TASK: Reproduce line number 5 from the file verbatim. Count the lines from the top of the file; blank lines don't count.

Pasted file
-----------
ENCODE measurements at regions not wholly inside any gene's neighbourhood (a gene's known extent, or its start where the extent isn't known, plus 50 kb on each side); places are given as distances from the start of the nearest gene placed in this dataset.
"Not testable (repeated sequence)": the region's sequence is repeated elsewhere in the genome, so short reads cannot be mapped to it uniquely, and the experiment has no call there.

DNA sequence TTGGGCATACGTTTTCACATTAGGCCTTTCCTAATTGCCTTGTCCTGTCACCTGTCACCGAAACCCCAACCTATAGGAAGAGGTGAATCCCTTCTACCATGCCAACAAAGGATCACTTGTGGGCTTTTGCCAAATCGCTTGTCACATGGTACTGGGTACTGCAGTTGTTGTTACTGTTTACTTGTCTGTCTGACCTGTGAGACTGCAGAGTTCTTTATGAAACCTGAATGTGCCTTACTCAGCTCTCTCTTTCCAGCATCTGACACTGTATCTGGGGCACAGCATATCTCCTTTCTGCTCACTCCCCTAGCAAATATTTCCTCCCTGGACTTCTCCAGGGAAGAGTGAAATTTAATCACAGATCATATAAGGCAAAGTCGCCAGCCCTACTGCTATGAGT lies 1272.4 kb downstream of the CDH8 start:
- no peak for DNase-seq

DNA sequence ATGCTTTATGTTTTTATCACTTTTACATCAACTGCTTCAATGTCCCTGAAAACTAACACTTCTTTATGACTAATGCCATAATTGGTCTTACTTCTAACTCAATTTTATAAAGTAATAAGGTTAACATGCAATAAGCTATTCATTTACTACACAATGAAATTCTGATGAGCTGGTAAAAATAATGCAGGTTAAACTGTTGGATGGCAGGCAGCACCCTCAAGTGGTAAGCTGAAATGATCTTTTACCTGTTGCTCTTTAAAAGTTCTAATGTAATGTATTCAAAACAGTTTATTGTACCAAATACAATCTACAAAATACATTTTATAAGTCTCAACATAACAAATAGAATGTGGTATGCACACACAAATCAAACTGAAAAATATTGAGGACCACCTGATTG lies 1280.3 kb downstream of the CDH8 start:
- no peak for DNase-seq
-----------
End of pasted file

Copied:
DNA sequence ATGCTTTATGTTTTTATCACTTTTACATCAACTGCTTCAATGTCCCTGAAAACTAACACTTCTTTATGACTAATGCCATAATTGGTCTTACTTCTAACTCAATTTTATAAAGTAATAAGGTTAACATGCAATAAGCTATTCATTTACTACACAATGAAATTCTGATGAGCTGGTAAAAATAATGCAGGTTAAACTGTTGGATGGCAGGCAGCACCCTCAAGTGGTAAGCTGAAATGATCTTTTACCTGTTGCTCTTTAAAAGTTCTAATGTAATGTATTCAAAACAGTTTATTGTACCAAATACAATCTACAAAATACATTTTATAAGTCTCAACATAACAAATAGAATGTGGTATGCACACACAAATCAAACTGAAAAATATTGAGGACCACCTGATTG lies 1280.3 kb downstream of the CDH8 start: